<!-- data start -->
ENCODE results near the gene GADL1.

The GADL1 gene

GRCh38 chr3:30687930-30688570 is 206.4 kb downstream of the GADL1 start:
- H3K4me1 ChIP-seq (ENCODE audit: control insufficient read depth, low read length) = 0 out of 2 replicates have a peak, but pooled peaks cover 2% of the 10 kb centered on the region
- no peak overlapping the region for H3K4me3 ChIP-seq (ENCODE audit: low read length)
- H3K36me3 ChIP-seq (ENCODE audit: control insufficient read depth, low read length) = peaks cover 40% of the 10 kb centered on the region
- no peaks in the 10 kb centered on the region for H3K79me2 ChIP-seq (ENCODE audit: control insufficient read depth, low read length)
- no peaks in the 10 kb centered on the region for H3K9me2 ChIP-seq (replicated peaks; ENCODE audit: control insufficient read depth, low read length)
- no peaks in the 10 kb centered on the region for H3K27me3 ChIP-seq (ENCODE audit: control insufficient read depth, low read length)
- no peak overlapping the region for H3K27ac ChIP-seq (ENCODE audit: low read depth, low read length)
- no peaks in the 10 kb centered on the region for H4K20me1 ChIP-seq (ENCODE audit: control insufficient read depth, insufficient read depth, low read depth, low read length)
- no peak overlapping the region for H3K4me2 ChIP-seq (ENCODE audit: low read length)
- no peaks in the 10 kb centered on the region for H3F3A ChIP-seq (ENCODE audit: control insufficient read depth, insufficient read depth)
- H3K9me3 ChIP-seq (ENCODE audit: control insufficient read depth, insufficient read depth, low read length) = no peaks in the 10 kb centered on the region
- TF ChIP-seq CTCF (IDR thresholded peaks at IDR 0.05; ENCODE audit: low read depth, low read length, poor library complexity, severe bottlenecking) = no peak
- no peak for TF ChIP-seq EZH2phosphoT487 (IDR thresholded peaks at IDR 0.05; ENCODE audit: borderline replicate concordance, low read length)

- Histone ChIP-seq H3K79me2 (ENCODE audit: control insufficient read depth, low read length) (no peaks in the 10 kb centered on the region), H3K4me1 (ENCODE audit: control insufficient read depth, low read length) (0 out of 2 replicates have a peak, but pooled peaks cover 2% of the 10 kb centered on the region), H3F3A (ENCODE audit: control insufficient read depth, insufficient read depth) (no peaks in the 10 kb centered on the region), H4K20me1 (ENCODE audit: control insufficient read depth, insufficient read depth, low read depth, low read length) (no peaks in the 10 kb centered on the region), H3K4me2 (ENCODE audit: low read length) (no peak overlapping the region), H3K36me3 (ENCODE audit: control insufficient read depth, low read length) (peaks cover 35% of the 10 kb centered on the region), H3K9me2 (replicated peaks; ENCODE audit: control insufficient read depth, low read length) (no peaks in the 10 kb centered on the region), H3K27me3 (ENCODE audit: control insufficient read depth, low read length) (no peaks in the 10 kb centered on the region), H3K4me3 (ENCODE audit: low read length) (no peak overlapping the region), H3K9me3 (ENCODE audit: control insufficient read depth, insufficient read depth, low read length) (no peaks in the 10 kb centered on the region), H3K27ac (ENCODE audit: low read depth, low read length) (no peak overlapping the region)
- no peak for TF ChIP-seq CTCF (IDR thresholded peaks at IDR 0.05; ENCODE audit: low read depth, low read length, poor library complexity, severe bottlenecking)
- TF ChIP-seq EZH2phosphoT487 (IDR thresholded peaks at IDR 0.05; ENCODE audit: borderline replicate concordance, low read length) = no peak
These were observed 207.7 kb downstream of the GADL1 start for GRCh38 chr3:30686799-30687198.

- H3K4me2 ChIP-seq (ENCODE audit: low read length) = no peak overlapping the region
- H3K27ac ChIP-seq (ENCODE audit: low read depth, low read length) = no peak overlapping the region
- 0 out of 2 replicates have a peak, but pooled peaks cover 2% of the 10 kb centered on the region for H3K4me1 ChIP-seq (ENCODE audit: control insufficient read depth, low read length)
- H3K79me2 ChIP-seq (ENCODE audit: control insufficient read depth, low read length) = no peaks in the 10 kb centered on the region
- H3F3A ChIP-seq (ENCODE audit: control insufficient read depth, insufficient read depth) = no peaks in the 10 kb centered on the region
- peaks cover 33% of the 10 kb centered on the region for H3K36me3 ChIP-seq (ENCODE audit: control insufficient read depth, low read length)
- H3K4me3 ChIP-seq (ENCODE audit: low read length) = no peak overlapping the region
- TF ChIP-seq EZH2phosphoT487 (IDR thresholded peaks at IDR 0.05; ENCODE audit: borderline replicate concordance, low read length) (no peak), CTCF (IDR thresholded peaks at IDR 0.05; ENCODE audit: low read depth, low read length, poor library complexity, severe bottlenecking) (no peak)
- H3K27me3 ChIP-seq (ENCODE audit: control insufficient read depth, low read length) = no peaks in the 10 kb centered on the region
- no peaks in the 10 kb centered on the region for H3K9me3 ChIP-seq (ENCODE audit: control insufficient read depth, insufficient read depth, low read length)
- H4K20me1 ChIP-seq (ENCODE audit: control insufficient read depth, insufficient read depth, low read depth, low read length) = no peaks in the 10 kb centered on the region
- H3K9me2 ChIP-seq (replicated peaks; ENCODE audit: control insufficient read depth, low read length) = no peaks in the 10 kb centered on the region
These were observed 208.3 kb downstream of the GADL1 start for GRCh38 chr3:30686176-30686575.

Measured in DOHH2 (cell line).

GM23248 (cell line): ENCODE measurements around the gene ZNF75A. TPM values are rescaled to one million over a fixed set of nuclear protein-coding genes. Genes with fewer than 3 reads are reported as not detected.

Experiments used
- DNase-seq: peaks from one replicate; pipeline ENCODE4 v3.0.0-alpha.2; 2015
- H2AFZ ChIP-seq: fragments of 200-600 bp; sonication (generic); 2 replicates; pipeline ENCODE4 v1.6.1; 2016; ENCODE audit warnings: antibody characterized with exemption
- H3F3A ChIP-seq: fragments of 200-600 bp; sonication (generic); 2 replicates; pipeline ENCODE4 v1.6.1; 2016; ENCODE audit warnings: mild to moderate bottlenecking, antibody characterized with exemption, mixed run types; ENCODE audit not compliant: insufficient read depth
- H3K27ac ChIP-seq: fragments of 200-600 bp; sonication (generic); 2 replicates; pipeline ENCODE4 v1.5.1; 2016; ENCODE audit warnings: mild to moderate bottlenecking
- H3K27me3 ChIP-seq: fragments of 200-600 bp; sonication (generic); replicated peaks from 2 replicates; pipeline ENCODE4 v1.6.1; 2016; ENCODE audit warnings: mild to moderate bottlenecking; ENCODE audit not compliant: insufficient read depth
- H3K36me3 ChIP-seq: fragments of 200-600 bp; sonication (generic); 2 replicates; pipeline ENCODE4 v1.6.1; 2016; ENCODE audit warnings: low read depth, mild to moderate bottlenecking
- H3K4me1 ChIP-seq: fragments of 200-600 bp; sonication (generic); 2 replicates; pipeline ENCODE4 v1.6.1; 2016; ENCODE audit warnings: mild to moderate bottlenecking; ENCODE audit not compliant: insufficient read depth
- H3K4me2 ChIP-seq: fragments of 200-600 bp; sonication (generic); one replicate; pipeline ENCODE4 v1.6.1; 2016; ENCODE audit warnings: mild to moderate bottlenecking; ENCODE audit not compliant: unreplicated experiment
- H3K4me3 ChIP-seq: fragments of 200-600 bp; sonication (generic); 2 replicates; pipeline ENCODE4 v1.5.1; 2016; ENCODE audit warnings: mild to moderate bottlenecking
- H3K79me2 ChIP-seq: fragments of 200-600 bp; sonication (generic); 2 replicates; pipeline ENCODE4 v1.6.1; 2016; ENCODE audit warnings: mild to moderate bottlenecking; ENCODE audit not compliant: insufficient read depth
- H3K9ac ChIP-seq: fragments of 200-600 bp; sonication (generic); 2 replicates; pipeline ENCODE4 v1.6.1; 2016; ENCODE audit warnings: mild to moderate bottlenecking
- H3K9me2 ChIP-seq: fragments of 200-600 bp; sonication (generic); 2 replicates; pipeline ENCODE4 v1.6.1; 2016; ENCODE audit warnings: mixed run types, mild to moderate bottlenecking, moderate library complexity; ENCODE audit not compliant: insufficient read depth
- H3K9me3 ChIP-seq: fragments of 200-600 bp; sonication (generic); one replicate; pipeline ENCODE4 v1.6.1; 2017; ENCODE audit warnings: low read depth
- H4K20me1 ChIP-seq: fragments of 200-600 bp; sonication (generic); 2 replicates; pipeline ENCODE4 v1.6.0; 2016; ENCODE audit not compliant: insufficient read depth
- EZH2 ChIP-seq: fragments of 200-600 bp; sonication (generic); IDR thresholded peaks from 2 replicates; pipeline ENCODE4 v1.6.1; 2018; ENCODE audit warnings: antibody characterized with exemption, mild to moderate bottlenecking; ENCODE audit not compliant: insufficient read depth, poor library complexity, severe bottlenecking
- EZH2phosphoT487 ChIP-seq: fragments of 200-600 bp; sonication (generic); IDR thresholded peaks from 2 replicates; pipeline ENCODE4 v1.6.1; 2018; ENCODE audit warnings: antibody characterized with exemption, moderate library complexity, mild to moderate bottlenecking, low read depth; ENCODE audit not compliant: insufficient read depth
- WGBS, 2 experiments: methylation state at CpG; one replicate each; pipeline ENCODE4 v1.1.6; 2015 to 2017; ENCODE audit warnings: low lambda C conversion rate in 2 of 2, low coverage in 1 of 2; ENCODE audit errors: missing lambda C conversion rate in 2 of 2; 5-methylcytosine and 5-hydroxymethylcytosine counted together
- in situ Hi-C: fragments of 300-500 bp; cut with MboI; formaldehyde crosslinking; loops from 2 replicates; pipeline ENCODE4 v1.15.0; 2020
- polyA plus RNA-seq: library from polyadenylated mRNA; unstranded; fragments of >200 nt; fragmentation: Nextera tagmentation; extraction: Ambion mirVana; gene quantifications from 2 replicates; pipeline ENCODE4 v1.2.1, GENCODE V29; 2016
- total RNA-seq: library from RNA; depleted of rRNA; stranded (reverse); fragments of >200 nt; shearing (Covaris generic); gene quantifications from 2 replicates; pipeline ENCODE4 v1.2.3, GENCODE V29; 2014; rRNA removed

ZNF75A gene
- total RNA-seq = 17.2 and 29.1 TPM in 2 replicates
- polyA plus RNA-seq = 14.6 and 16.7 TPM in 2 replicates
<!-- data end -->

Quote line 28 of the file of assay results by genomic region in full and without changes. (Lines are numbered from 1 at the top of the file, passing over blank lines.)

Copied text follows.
- TF ChIP-seq EZH2phosphoT487 (IDR thresholded peaks at IDR 0.05; ENCODE audit: borderline replicate concordance, low read length) (no peak), CTCF (IDR thresholded peaks at IDR 0.05; ENCODE audit: low read depth, low read length, poor library complexity, severe bottlenecking) (no peak)